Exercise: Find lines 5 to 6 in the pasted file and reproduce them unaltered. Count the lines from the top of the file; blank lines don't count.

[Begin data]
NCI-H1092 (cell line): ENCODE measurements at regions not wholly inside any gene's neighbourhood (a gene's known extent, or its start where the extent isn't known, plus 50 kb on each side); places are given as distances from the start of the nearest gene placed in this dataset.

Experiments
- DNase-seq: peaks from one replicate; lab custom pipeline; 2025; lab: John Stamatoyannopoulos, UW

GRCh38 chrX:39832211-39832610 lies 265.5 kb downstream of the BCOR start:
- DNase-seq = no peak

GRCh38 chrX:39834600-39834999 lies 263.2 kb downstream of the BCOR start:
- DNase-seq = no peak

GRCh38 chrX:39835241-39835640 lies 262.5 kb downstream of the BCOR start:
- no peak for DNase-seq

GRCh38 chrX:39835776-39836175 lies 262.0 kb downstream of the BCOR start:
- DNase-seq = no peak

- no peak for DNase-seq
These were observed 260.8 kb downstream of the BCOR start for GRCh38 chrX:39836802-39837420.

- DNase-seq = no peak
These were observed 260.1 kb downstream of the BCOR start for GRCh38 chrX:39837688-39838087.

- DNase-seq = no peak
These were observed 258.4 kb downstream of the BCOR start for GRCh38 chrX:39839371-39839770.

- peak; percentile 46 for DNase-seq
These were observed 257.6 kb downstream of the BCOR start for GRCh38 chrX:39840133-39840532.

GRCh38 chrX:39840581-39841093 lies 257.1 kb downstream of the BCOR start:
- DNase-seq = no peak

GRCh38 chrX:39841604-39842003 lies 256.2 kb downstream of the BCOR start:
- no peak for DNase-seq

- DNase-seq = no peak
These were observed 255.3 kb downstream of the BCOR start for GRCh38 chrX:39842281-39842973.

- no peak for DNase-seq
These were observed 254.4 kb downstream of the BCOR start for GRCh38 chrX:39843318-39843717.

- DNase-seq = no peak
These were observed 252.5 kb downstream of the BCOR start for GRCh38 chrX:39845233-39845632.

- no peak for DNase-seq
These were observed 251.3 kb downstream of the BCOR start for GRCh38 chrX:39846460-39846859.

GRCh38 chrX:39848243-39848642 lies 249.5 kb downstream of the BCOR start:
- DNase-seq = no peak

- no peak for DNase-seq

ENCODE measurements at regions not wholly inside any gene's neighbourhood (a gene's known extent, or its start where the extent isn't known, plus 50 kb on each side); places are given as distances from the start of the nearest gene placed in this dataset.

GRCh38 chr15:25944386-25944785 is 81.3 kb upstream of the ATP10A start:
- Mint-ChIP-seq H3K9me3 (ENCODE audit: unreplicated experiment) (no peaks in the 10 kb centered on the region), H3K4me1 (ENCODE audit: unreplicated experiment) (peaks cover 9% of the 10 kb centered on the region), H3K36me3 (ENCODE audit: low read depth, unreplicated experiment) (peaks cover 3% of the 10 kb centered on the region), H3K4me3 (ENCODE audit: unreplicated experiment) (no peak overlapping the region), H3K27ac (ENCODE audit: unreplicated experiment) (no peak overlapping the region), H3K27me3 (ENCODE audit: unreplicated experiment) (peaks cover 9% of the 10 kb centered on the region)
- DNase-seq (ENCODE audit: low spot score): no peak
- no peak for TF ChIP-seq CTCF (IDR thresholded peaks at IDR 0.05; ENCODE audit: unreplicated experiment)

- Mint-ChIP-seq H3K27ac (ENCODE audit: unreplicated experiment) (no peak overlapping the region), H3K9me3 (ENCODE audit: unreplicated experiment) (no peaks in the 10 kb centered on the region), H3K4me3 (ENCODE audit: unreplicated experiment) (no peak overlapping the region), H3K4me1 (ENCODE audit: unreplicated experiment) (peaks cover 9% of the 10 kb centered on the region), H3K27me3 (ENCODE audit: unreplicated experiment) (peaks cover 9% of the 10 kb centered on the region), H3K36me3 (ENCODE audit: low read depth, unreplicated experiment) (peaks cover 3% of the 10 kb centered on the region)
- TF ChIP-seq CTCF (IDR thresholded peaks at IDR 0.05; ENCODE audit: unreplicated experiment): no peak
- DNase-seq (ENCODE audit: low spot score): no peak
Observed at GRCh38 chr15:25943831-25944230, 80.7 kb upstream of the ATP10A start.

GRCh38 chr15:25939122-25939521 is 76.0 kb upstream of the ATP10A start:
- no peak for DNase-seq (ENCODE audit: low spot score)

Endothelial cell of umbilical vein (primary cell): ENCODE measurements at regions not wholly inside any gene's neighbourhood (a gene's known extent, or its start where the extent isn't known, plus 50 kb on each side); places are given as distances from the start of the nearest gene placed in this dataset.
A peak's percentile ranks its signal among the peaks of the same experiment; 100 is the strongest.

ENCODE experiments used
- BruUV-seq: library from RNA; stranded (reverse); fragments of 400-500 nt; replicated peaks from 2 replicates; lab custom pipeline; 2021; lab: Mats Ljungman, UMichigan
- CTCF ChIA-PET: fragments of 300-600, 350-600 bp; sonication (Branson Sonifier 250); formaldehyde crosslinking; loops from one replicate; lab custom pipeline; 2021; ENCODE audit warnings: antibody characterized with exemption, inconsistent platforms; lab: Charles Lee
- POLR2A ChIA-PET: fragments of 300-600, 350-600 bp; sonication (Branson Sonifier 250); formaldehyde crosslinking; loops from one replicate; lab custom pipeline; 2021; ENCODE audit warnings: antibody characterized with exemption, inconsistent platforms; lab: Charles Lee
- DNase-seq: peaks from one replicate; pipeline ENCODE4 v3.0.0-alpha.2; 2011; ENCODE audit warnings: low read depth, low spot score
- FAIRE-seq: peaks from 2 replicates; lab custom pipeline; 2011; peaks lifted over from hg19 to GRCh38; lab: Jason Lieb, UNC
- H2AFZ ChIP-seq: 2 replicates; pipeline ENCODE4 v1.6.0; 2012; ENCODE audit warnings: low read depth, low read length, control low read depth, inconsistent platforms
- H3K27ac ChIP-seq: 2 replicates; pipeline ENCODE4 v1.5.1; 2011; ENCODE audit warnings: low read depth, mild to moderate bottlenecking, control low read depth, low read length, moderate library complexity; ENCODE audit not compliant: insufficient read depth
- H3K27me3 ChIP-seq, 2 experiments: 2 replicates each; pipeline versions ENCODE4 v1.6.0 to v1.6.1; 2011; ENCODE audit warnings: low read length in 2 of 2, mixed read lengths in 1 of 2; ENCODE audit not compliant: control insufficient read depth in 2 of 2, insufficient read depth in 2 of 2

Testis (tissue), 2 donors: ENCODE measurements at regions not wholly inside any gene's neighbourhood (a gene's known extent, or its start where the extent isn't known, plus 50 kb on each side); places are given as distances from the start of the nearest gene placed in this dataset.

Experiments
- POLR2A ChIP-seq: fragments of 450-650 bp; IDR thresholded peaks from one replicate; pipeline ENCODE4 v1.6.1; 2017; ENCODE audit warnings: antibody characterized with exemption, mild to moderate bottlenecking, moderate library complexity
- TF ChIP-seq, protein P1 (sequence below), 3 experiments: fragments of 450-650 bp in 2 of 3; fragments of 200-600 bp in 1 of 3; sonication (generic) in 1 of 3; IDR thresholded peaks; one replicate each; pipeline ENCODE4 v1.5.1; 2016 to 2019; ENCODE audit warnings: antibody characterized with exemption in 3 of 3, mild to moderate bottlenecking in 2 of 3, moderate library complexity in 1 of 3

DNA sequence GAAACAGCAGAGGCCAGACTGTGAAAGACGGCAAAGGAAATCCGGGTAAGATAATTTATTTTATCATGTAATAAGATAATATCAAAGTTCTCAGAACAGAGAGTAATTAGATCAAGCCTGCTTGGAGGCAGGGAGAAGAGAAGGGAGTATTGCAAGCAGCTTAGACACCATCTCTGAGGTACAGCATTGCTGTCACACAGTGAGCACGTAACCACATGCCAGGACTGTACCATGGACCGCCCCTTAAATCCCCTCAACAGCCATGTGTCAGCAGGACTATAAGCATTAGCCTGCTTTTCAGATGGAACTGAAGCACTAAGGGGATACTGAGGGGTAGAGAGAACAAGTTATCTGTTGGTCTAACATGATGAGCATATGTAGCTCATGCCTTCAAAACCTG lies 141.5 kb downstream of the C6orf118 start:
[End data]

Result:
- DNase-seq = no peak

GRCh38 chrX:39834600-39834999 lies 263.2 kb downstream of the BCOR start: